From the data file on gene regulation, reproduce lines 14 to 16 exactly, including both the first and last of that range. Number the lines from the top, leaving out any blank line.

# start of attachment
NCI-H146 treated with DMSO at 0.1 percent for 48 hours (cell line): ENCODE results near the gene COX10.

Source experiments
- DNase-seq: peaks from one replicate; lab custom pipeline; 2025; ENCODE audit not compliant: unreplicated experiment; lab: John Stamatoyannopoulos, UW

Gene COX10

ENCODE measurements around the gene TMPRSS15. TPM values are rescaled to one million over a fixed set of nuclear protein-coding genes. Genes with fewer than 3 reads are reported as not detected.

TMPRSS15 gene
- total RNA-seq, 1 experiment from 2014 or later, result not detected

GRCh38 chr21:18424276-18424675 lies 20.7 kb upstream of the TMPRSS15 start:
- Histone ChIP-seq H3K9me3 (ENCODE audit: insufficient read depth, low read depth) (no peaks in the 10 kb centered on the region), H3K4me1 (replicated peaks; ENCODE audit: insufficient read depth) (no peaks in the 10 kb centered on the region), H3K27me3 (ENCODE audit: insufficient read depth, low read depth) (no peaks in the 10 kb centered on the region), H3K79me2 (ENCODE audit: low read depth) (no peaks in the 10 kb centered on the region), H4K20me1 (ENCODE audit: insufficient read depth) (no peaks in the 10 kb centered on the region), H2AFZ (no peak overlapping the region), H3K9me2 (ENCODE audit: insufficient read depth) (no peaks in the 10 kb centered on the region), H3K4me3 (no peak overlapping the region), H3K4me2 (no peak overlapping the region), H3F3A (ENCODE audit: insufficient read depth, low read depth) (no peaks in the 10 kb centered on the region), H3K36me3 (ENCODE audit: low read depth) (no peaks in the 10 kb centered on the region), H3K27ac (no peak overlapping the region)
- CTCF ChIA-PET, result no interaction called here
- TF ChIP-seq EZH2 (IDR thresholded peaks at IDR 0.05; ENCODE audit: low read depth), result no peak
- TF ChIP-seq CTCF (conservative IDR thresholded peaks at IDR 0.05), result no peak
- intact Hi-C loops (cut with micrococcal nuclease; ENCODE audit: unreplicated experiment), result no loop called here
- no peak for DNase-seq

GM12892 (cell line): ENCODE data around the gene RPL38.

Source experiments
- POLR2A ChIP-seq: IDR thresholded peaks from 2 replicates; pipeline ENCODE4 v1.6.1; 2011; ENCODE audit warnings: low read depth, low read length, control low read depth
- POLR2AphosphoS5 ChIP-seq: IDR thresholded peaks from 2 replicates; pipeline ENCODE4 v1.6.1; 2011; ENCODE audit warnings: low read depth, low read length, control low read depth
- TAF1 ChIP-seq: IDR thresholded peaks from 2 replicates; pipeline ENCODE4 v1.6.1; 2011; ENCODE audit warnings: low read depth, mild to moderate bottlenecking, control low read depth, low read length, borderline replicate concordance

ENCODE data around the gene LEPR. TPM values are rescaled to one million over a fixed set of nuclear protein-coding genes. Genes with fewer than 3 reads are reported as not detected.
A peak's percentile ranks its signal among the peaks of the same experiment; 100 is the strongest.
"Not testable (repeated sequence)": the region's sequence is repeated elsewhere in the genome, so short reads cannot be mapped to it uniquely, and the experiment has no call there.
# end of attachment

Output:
- no peak for DNase-seq

GM12892 (cell line): ENCODE data around the gene RPL38.

Source experiments